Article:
Lord Shiva and Goddess Durga

How Lord Shiva and Goddess Durga
Are Father and Mother Of Universe
Since it is the glance of the Supreme Being over the energy of Durga, maya, which sets in motion the creation of the universes, Durga is therefore known as the universal mother. This is why when people speak of the material nature, it is always referred to as a female, as “she,” Mother Nature, and as the goddess. And the essence of Mother Nature is represented as Durga. She is united with her husband, known as Lord Shiva, who is then considered the father of the universe.
It is explained in the Vayu Purana that Shiva is an expansion of Sadashiva, who is a direct expansion of Lord Krishna. Sadashiva appears in order to perform various pastimes. Sadashiva is a resident of one of the Vaikuntha planets of the spiritual world. His consort there is Ramadevi, a form of Lakshmi. She expands into mahamaya in the material worlds, where she is then known as Durga. Thus, the spiritual Sadashiva and Ramadevi again become related as Shiva and Durga, who are the origin of material nature.
The part that is played by Lord Shiva during the creation is more fully explained in the Brahma-samhita (5.6-8). Therein it states that Lord Krishna, the Lord of Gokula, the topmost planet in the spiritual sky, is the Supreme Godhead, the very Self of eternal ecstasies. He is busily engaged in the enjoyments of the transcendental realm and has no association with the mundane, illusory material energy. He does not stop His spiritual engagements. When He intends to create the material manifestation, He merely sends His glance over the deluding energy in the form of His time potency. Krishna’s expansion in the form of Maha-Vishnu in the Causal Ocean carries this glance to the material energy. This glance from Maha-Vishnu is the efficient cause of the creation. The dim halo of this glance, the reflected effulgence, is Shiva in his form as Shambhu, who is the symbol of masculine mundane procreation. It is through this form of Shiva that the Supreme Lord associates with the material energy. In his role as Shambhu, he is the principle by which Maha-Vishnu impregnates the material nature with the seeds of the innumerable living entities. Otherwise, the Supreme Being has no association with the material energy.
The Brahma-samhita (5.10) goes on to explain that it is Shambhu, Maheshvara, who is the dim reflection of the Lord’s glance, and lord of the pradhana who embodies the seed of all living beings. The pradhana is the unmanifest material ingredients that later form the cosmic manifestation. It is Shambhu who comes forth from the glance of the Lord. Shambhu is created from the space in between the two eyebrows of Maha-Vishnu. Furthermore, Shambhu then joins with maya in the form of the male organ or power of regeneration. But he can do nothing independent of the power of Maha-Vishnu, who represents the direct spiritual power of Krishna. Therefore, the necessary changes in the material energy cannot happen unless facilitated by the will of the Supreme Lord, Krishna. (Bs.5.15)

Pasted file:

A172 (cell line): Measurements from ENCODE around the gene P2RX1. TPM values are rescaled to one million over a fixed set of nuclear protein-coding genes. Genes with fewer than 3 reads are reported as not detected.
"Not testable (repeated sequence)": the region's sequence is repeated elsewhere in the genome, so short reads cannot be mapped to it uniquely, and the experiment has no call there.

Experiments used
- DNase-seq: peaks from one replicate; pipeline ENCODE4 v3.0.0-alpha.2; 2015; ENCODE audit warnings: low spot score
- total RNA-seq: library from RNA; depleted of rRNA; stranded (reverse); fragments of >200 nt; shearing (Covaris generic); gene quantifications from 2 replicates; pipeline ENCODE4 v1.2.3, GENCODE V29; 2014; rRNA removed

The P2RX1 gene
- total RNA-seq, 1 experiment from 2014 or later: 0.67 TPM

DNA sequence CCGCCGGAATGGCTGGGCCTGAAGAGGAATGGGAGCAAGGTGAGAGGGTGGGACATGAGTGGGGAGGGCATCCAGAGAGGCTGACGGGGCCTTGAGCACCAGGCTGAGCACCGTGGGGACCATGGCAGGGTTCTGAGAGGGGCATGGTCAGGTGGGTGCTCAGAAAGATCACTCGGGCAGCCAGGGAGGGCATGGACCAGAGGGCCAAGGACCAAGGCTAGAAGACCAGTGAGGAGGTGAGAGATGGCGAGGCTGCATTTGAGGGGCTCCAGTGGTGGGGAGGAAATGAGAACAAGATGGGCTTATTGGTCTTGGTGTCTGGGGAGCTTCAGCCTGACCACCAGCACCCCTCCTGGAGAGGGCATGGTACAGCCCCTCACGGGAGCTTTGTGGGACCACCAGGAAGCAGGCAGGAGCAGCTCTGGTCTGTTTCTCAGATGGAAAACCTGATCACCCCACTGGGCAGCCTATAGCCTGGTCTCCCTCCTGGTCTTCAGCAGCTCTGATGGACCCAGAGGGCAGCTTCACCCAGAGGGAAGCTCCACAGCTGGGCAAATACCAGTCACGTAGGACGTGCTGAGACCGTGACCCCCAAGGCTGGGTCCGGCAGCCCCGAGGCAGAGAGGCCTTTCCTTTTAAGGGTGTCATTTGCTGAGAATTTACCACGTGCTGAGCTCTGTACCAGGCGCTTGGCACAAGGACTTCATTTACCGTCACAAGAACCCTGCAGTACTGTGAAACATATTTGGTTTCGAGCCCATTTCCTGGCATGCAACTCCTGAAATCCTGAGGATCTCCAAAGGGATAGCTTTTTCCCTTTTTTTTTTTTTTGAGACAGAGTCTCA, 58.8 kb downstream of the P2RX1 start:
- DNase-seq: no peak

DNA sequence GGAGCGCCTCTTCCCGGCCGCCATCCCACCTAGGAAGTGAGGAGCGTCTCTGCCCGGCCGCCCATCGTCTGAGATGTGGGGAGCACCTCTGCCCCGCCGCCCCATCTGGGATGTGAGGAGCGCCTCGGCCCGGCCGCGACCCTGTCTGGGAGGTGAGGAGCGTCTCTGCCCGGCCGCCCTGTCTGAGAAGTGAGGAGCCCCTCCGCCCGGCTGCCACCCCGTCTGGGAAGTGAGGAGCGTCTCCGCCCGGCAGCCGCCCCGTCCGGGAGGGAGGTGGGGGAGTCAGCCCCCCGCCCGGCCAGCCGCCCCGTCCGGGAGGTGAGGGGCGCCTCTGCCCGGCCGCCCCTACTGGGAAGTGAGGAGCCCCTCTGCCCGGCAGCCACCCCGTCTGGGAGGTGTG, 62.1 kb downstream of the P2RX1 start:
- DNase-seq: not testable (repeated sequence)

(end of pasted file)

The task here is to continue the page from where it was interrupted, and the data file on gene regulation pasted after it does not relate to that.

As further described (Brahma-samhita 5.16), the function of Shambhu in relation to the conditioned souls is that the mundane egoistic principle has originated from Shambhu. What this means, without trying to get complicated about it, is that the tendency for the individual living being to forget his spiritual identity comes from Shambhu. This forgetfulness makes the individual in this material world want to be an enjoyer of the material experience. This is because he thinks he is the material body. This false identity makes all conditioned souls want to continue with their existence in the temporary, mundane world. This is the function of Shambhu, Shiva, in relation with the Supreme Lord Krishna’s creative process. This forgetfulness is then carried further by mahamaya, Durga, as previously explained.
However, to make it more clearly understood, Shiva is an expansion of the Supreme Lord, Krishna, as described above. He is not a second god that acts in place of Krishna. Those who think he is make an offense against the Supreme Being. Neither is he a jiva, a marginal spirit soul. As clearly explained in the Brahma-samhita (5.45), just as milk is transformed into curd by the action of acids, it is nonetheless neither the same as nor completely different from its cause, namely milk. So I adore the primeval Lord Govinda of whom the state of Shambhu is a transformation for the work of destruction.
In other words, Lord Krishna manifests His energy through Maha-Vishnu into the form of Shambhu, Shiva, in order to perform various tasks without having to give up His completely spiritual activities. It is through Shiva that the Supreme Being associates with His material energy in the form of maya. He does not do so directly. Thus, Shiva is not really different from Krishna, yet remains subservient to Him. The difference is like that of yogurt and milk. Yogurt is simply a changed form of milk, different in function simply by adding a certain acid. Similarly, the Supreme Being expands and changes into the distinct personality of Shambhu by the addition of a certain adulterated element to perform a particular function. It is also this form of Shambhu from whom Rudra, another form of Shiva, is created from Lord Brahma later on in the creative process.
So here we have learned another aspect of how the spiritual energy expands to create the material energy. Thus, ultimately everything comes from Lord Krishna. It is He who expands into the forms of Maha-Vishnu and then Shiva and Durga, who are considered the indirect mother and father of the universe, and are themselves expansions of Sadashiva and Ramadevi from the Vaikuntha realm.

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